The Manhattan Project
A guide to stirring, experimenting with and drinking up the leanest, meanest and jazziest of classic cocktails
Source: The Wall Street Journal - By KEVIN SINTUMUANG
Take a sip. It's not a race-just a sip. Now savor. Cinnamon. Oak. Vanilla. Mint. Cornbread. Dark cherries, even. The flavors of the Manhattan seem to go on forever. Crazy good, huh? Amazing for a drink that really only has three ingredients: whiskey, vermouth, a dash of bitters. That's the beauty of the cocktail. It's gimmick-free.
The Manhattan is a boozy, sophisticated drink that embraces the energy of the city after which it's named. But unlike its cosmopolitan brother in arms, it is dark and moody: If the Martini is James Bond's drink, the Manhattan is Bruce Wayne's.
It's a rare cocktail that takes well to tinkering-try toying with, say, a mojito, and you'll get one that tastes marginally different from the one you shook up earlier, or one that needs to go down the drain. Yet in the case of the Manhattan, 97.8% of the time the result of your seemingly haphazard experimentation will be revelatory payoff. Use rye instead of bourbon, swap Cinzano for Carpano, give some orange or Creole bitters a try, tweak the proportions-it's like liquid jazz, man!-and the drink undergoes a transformation. At first it will seem as familiar as a favorite pair of jeans, but after a few more sips it will feel like an alternate universe.
For the drink-maker, the Manhattan serves as both training wheels and merit badge. It teaches you the fundamentals of cocktailing with little frustration-so long as you're following the rules, it's hard to make a bad one. Yet it's the mark of the great cocktail to be able to yield distinctive variations within a Spartan framework. That's the reason it's the darling of the craft cocktail world.
Whether your bartender starts making a Manhattan before you even take a seat or you're just stocking the new bar cart from your wedding registry, the following tips and recipes will help you discover, and continually rediscover, the king of all cocktails.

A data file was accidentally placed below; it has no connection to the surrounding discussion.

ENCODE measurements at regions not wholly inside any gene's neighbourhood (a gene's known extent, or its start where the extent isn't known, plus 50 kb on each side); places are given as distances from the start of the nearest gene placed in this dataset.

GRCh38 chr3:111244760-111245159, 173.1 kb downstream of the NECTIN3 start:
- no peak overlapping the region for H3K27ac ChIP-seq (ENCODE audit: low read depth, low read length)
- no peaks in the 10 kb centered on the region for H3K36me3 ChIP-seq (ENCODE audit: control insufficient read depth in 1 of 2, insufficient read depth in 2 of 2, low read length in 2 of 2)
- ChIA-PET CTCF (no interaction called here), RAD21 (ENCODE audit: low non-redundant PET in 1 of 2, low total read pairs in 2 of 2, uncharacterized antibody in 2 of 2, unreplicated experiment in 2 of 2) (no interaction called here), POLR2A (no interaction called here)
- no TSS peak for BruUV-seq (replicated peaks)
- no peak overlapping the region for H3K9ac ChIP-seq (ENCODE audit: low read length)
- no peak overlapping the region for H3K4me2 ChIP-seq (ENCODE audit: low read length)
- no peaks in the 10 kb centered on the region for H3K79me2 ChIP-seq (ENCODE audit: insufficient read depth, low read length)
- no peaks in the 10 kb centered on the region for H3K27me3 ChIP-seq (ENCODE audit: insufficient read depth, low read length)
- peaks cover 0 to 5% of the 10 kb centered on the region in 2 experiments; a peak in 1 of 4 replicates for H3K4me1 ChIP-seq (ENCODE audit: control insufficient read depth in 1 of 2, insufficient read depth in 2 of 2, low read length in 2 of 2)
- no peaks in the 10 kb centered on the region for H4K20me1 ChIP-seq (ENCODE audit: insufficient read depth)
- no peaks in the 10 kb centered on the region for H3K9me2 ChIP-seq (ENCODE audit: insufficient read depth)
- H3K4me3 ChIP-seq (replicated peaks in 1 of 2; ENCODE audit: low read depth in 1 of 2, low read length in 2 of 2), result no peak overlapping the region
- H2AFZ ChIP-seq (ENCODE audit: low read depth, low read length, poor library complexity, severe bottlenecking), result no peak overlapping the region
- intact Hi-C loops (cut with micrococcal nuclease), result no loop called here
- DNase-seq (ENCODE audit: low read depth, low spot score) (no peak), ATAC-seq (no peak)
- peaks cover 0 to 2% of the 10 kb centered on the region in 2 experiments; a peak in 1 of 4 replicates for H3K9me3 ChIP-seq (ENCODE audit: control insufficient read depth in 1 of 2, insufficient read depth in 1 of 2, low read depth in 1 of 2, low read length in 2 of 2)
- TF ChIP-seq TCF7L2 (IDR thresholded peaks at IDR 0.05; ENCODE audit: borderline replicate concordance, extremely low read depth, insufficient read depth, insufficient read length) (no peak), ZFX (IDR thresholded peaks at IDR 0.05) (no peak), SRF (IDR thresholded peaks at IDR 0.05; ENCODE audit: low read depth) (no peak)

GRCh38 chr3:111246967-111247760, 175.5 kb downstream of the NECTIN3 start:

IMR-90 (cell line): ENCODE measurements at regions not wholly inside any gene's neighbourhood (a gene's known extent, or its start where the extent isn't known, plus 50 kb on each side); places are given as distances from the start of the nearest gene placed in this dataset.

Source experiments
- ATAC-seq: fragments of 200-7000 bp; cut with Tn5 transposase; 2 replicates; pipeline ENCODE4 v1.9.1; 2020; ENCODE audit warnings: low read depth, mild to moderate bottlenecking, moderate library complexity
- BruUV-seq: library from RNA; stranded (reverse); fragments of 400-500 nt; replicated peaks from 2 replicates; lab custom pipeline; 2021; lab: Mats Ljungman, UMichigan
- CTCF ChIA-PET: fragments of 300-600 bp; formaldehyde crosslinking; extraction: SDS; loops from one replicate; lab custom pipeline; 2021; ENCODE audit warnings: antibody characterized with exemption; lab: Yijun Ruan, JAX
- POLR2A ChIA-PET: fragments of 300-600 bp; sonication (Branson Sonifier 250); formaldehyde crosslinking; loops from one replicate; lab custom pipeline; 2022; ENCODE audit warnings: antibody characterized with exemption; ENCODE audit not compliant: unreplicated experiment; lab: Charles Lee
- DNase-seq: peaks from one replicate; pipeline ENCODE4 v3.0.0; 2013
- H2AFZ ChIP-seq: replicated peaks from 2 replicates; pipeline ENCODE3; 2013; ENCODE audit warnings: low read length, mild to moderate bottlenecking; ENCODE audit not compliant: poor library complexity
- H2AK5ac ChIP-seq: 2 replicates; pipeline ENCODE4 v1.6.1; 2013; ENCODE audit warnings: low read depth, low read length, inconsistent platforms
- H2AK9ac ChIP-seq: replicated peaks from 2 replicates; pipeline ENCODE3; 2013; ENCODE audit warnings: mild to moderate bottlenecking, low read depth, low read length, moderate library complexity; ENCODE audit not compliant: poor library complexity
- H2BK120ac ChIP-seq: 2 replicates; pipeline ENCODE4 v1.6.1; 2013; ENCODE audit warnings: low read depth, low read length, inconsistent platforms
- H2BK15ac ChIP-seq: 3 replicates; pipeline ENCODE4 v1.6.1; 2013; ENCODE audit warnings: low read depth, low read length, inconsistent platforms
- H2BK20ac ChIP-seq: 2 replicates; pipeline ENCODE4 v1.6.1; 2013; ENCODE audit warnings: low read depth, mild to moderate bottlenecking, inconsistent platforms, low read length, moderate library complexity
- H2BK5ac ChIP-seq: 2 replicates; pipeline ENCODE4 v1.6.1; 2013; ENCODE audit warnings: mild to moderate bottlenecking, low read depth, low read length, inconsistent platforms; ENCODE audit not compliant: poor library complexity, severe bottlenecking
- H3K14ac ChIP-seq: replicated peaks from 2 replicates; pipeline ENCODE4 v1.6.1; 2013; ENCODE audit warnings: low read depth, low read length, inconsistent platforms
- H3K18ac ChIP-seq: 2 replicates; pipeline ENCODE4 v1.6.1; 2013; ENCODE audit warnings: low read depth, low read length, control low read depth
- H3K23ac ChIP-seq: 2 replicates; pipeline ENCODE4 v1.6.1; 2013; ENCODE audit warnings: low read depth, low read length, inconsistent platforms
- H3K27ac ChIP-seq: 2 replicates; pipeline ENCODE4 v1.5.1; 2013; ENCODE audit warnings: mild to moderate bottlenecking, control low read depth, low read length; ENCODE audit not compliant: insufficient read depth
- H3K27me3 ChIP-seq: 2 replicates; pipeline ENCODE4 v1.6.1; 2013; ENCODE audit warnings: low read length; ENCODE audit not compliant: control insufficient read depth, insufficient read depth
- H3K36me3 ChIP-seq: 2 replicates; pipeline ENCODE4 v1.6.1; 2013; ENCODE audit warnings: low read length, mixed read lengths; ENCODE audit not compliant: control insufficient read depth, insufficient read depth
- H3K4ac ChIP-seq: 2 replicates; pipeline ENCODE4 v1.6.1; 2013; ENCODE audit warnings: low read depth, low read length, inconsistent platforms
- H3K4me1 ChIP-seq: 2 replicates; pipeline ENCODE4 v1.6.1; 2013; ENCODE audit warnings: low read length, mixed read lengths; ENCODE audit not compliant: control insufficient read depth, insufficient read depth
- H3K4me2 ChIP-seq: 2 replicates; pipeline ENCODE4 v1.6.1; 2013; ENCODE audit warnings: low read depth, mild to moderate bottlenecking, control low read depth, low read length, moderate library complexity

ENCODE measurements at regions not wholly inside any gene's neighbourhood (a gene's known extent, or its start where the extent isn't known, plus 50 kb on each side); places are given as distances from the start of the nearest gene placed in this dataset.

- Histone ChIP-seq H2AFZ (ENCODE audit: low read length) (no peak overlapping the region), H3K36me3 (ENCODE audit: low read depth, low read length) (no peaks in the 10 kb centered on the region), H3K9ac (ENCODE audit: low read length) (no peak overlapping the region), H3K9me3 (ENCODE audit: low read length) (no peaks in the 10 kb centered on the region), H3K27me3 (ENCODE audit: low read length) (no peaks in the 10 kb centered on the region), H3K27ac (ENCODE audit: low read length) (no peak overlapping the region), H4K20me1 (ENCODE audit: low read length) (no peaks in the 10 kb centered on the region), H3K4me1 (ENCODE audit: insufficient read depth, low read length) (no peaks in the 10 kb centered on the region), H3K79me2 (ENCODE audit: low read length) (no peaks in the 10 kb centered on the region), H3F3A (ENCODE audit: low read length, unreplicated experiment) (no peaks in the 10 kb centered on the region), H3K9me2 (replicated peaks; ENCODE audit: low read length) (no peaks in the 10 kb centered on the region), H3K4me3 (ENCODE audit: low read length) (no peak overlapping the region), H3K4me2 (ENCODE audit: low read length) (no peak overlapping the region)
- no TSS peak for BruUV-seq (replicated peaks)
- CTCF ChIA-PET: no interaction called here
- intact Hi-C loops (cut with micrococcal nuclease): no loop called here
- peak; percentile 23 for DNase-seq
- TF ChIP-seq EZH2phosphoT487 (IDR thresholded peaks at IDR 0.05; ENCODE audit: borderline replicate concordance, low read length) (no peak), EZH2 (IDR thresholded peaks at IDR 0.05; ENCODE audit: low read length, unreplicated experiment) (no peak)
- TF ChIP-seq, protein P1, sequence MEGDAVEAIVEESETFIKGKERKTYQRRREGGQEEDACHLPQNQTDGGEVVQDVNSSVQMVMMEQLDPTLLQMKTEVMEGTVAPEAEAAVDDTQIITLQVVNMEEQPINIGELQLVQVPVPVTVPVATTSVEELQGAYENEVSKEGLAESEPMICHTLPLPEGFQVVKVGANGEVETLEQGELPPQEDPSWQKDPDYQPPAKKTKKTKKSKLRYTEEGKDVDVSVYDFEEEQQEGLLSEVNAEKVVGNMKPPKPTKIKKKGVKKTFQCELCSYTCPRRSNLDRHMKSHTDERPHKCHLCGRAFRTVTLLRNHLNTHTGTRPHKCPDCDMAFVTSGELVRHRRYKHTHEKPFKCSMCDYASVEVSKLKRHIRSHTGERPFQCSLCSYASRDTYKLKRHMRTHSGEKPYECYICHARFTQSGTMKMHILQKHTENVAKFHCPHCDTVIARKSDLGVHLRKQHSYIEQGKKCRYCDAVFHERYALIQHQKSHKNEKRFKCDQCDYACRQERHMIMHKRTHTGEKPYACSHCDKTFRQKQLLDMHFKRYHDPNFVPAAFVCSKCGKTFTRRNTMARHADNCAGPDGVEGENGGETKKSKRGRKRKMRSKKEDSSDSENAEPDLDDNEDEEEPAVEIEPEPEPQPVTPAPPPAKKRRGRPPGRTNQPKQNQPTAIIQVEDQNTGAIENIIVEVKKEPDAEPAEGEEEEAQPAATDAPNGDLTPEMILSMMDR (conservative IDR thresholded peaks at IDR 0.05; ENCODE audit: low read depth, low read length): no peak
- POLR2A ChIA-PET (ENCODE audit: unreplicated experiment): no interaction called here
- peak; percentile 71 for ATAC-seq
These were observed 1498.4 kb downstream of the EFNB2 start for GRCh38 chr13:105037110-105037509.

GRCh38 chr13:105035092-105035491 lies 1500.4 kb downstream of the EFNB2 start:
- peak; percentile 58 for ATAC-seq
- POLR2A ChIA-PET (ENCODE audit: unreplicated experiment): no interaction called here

The Manhattan Experimentation Guide
The beauty of the Manhattan is that it only calls for three ingredients-a framework that allows anyone, be it a home bartender, spirits nerd or pro cocktailian, to experiment with confidence. Following the classic recipe above, play with different types of whiskey, vermouth or bitters, and you'll be sipping an entirely new concoction each time. Here's a breakdown of products you can use to stir things up.
1. Pick Your Whiskey
It's the heart of the drink-choose wisely. Fortunately, as long as you stick with American whiskeys, you really can't go wrong. (Scotch, Irish and Japanese whiskeys, which aren't as sweet, are a little trickier to get right.)
What the Manhattan was originally made with. Rye is spicier and more angular than bourbon. It's for those who like their Manhattans on the rich side.
Generally a sweeter whiskey than rye, with round notes of corn and vanilla.
Most bourbons are made with a mix of corn and rye. Wheated varieties replace the rye with wheat, for a result that's supremely smooth. Nothing makes an easier-drinking Manhattan.
Higher proof means more kick-perfect for the winter months (or the self-loathers). Pair this stuff with a bold vermouth.
2. Choose a Vermouth
Vermouth helps tame the whiskey with just the right amount of herbaceous sweetness and a touch of bitterness. You'd be surprised by how drastically a different vermouth can change the drink. If you think you don't like Manhattans, it's very possible you just didn't like the vermouth it was made with. A tip: Vermouth has a short shelf life. Keep it refrigerated and use it up in about a month.
3. Throw Some Bitters in It
There are too many bartenders who neglect to add bitters to a Manhattan, which is a shame. It's like salt on eggs-you only need a titch of the stuff, but it's crucial. Without bitters, a Manhattan is incomplete and a little flat.
4 Tips for a Better Manhattan
1. Always stir. Never shake. There's a lot of debate about this, but stirring's better. Shaking may get it colder yet over-dilutes things most of the time.
2. Invest in better cherries. They don't add much flavor-wise, but they're pretty, and if you get good ones (i.e. not neon-colored) they make a great snack.
3. Give it a twist. First, make a twist-free Manhattan. Take a sip. Then twist a lemon rind over it so the essential oils kiss the surface of the drink. Take another sip. Taste the difference? You won't make it any other way now.
4. Chill your glasses. Stick them in your freezer or fill them with ice for a few minutes. It'll help keep your drink cool until it's time for another round.
I'll Take Manhattan
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